Further, chitinase activity can be detected systemically in humans, in the blood [9][10] and possibly cartilage [11]. This is related, as is plant chitinase activity, to inflammation/pathogen resistance[12][13]. As such, it is unsurprisingly related to allergies. What is surprising, perhaps, is that asthma in particular has been linked to enhanced chitinase expression levels[14][15][16][17][18]. This may begin to explain some of the most common allergies (dust mites, mold spores - both chitin covered) and speak to the relationship between allergies and worm (helminth) infections, as part of one version of the hygiene hypothesis [19][20][21] (worms have chitinous mouthparts to hold the intestinal wall). Finally, the link between chitinases and salicytic acid in plants is well established - but there is a hypothetical link between salicytic acid and allergies in humans (Fiengold). The link between chitinases and allergies being now established provides a tantalizing thread that can also connect these.

References

  1. ^ Jollès P, Muzzarelli RAA (1999). Chitin and Chitinases. Basel: Birkhäuser. 
  2. ^ Sámi L, Pusztahelyi T, Emri T, Varecza Z, Fekete A, Grallert A, Karányi Z, Kiss L, Pócsi I (2001). "Autolysis and aging of Penicillium chrysogenum cultures under carbon starvation: Chitinase production and antifungal effect of allosamidin". The Journal of General and Applied Microbiology 47 (4): 201-211.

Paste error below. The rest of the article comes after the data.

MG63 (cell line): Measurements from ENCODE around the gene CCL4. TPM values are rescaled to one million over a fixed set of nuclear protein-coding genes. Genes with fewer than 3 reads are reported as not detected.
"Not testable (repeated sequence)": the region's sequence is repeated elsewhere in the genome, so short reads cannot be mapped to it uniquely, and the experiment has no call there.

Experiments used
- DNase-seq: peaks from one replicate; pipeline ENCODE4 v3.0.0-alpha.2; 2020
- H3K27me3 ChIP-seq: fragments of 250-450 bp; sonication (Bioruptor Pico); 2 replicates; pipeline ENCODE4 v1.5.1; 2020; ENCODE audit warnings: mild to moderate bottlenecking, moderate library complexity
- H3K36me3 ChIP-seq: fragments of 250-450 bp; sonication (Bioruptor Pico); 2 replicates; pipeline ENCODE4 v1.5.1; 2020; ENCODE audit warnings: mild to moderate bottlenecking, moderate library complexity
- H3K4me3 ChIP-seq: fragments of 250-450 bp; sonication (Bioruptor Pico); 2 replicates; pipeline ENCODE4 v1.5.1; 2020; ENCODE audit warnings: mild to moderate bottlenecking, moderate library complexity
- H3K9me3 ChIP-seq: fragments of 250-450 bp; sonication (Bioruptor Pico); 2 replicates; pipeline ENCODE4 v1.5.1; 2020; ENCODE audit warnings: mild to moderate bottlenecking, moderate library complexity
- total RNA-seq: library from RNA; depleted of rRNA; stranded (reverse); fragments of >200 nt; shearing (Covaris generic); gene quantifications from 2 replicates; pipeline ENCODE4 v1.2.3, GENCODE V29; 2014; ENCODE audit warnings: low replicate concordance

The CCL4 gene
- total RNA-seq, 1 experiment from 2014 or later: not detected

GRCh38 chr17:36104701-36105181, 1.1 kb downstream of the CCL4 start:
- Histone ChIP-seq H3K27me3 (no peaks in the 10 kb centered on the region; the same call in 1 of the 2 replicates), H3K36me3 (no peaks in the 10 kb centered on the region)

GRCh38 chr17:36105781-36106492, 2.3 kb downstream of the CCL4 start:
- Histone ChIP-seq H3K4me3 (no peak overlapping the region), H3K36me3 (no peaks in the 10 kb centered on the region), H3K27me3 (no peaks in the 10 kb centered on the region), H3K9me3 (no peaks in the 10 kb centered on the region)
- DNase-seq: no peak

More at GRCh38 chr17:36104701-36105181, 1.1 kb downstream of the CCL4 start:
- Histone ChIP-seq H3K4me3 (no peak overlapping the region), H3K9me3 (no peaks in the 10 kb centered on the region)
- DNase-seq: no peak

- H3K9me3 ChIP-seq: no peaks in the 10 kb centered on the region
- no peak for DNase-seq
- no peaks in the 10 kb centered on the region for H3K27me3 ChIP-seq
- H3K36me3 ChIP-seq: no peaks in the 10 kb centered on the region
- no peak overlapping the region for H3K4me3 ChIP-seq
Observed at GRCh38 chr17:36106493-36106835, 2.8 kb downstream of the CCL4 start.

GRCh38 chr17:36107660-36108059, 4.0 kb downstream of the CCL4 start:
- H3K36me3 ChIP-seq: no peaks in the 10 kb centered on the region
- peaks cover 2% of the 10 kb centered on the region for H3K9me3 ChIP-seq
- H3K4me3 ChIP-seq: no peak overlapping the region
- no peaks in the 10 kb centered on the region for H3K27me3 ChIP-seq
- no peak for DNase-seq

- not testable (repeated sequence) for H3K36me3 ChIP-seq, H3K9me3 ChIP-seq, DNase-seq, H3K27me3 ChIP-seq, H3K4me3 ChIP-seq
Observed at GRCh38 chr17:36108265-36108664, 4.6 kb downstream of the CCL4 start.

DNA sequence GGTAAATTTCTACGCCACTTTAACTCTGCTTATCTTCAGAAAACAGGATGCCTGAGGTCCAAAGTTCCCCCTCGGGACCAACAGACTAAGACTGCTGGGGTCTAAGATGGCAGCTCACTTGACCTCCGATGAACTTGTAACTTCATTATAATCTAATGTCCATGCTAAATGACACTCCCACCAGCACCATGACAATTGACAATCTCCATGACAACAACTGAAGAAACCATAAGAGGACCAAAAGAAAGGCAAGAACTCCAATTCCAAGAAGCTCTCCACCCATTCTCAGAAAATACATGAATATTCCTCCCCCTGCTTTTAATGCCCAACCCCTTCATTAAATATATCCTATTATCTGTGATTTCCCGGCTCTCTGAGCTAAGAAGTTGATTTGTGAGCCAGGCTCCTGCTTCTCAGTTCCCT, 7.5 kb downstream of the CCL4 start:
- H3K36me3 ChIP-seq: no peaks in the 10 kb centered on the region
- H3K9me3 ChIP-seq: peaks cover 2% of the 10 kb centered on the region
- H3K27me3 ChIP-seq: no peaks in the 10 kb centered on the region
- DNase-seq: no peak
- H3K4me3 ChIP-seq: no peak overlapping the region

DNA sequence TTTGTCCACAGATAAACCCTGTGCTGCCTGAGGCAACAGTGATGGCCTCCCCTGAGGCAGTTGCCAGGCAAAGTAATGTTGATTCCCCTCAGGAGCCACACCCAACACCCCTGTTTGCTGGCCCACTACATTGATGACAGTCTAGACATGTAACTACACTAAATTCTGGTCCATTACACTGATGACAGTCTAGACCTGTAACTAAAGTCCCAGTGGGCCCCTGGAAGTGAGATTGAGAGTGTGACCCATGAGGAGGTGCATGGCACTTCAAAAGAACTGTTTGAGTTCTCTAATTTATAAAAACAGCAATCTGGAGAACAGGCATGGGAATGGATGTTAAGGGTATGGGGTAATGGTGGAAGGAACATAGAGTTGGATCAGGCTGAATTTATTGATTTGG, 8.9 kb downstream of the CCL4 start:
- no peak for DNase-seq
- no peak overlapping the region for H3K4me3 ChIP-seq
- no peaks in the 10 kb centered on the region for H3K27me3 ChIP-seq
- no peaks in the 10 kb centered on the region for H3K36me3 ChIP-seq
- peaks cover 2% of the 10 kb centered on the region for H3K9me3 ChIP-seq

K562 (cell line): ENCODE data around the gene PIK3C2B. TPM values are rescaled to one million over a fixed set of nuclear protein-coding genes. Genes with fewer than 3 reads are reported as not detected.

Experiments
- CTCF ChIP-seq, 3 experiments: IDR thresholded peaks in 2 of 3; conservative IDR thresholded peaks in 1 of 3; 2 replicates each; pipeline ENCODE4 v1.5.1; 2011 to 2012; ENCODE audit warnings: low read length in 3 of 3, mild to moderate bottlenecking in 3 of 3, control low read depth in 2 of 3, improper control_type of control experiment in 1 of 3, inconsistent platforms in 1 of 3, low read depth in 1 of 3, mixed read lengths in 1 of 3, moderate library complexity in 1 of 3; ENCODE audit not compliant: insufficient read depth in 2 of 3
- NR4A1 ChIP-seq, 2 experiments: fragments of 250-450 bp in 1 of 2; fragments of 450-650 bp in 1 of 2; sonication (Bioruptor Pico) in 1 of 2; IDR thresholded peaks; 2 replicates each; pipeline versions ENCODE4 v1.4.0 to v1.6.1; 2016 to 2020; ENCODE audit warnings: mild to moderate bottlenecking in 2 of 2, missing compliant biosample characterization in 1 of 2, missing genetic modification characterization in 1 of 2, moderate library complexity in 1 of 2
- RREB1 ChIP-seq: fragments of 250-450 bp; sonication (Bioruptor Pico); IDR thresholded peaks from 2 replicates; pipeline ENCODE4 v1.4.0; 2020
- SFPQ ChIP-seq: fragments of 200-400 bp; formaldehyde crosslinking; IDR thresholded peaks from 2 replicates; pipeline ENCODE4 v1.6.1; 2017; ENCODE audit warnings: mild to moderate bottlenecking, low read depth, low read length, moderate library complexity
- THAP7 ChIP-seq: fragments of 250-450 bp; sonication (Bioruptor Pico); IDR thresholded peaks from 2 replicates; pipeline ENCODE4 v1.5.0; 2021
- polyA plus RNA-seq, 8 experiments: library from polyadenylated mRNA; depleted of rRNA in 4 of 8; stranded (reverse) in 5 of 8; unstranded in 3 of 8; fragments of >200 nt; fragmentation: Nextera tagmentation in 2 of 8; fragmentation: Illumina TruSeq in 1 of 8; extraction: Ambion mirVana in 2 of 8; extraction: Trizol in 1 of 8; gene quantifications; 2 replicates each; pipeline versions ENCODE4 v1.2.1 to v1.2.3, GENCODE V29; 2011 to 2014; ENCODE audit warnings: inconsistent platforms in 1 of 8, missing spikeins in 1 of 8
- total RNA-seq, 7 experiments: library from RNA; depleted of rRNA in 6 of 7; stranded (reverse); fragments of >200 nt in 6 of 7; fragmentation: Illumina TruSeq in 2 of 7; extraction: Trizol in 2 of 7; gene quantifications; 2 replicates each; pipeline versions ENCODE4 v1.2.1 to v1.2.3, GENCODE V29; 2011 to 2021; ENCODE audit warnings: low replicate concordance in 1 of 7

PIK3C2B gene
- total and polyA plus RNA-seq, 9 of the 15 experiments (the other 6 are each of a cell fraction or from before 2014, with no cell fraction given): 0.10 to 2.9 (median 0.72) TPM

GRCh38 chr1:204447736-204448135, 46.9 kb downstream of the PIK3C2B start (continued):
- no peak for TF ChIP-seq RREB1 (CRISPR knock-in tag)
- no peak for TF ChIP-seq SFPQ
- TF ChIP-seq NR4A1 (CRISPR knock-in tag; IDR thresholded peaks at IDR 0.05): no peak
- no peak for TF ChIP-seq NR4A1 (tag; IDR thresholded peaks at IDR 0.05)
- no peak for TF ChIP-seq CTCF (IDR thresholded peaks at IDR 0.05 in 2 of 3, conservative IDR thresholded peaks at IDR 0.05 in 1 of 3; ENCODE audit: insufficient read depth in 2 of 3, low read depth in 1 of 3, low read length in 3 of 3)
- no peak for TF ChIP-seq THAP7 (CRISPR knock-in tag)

3. ^ Xiao X, Yin X, Lin J, Sun L, You Z, Wang P, Wang F (2005). "Chitinase Genes in Lake Sediments of Ardley Island, Antarctica". Applied and Environmental Microbiology 71 (12): 7904-7909.
  4. ^ Hunt DE, Gevers D, Vahora NM, Polz MF (2008). "Conservation of the Chitin Utilization Pathway in the Vibrionaceae". Applied and Environmental Microbiology 74 (1): 44-51.
  5. ^ Salzer P, Bonanomi A, Beyer K, Vögeli-Lange R, Aeschbacher RA, Lange J, Wiemken A, Kim D, Cook DR, Boller T (2000). "Differential Expression of Eight Chitinase Genes in Medicago truncatula Roots During Mycorrhiza Formation, Nodulation, and Pathogen Infection". Molecular Plant-Microbe Interactions 13 (7): 763-777.
  6. ^ Akaki C, Duke GE (2005). "Apparent chitin digestibilities in the Eastern screech owl (Otus asio) and the American kestrel (Falco sparverius)". Journal of Experimental Zoology 283 (4-5): 387-393.
  7. ^ Gutowska MA, Drazen JC, and Robison BH (in press). "Digestive chitinolytic activity in marine fishes of Monterey Bay, California". Comparative Biochemistry and Physiology B.
  8. ^ Paolettia MG, Norbertob L, Daminia R, Musumeci S (2007). "Human Gastric Juice Contains Chitinase That Can Degrade Chitin". Annals of Nutrition and Metabolism 51 (3): 244-251.